This is a weekly feature on the NMA Blog, running each Friday, where we highlight seven of the most interesting driving news stories of the week.
California: Woman files $1.7 billion parking meter lawsuit
The City of Santa Monica, California began installing the next generation of “smart” parking meters in April of this year. Using cellular networks and mobile phone technology, drivers can locate open spaces to park. A local resident has now filed a $1.7 billion lawsuit claiming the cell network the parking meters use to operate, are making her ill. Specifically, she got an ear infection back in May, just after the “smart” meters went in.
Washington D.C.: Stop sign cameras in D.C.’s future?
D.C. already snaps photos of drivers going over the speed limit and running red lights. Now, the city could become one of the first places in the country using cameras at stop signs. A D.C. council task force is reviewing city plans to extend automated traffic cameras — and camera fines — to several more circumstances that would raise a total of $80 million per year beginning late next year.
Nationwide poll reveals top U.S. and Canadian speed traps
In the spirit of election season, the National Motorists Association (NMA) has conducted its own public polling to identify the worst speed trap locations across the United States and Canada. The NMA analyzed the most recent five years of data from its website The National Speed Trap Exchange, which lists tens of thousands of chronic speed traps in the United States and Canada and includes descriptive commentary about each listing.
License plates scanned at border, data shared with car insurance group
As public scrutiny continues to mount against the use of license plate readers (LPRs) across the country, the Electronic Privacy Information Center (EPIC) has now released government documents showing that such data, which includes precise GPS location, date, and timestamps, in addition to the plate in question, are shared with an auto insurance umbrella organization.
US: Photo enforcement market becoming less profitable
As an increasing number of cities decide to drop the use of red-light cameras and speed cameras, the photo enforcement vendors are beginning to feel the pinch. The second-largest provider of automated ticketing machines, Redflex Traffic Systems, admitted Thursday to Australian Securities Exchange investors that the firm’s profit in North America has slipped 10.1 percent in the past twelve months.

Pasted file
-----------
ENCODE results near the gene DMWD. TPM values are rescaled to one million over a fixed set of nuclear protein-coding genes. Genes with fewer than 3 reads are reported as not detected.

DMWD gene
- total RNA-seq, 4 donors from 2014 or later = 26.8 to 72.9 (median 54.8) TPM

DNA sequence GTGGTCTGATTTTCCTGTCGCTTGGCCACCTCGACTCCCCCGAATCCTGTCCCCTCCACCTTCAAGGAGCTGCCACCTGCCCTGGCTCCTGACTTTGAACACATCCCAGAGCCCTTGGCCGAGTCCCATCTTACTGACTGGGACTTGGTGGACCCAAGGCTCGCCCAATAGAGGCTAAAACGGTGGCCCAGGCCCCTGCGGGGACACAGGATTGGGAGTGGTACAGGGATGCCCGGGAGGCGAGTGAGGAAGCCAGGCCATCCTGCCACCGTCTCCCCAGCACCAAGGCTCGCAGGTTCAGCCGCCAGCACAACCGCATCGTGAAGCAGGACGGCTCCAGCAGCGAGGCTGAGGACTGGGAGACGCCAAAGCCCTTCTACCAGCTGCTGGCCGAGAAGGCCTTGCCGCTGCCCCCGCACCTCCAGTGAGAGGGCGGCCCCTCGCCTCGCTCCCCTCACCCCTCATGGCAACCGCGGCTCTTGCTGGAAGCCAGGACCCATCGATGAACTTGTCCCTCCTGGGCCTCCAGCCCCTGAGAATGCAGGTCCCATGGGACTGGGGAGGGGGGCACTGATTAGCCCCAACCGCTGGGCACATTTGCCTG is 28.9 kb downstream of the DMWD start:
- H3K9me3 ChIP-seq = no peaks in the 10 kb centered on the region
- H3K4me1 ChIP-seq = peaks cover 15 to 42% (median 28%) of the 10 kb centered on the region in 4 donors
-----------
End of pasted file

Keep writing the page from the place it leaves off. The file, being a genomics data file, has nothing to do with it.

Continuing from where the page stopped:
Canada: Toronto city councillor tweets location of speed trap
Tweeting the location of a police speed trap isn’t illegal, but the ethics of the practice aren’t as clear cut — especially when it’s a city councillor doing the tweeting. On Tuesday evening, Toronto city councillor Denzil Minnan-Wong tweeted the location of a speed trap in the city’s east end.
Louisiana: Henderson cops used ticket quotas to rake in the cash
A speed trap operated on Interstate 10 garnered the Town of Henderson about $2.4 million in fines and forfeitures in three years, over 80 percent of the town’s revenues, according to the Louisiana Office of Inspector General. To accomplish this, the Henderson Police Department allegedly established a quota for traffic citations and paid officers based on the number of citations issued, violations of state law.
To see more stories like the ones above, check out our NMA Driving News site. Each weekday we update the site with news stories that are interesting and/or informative for drivers like you.
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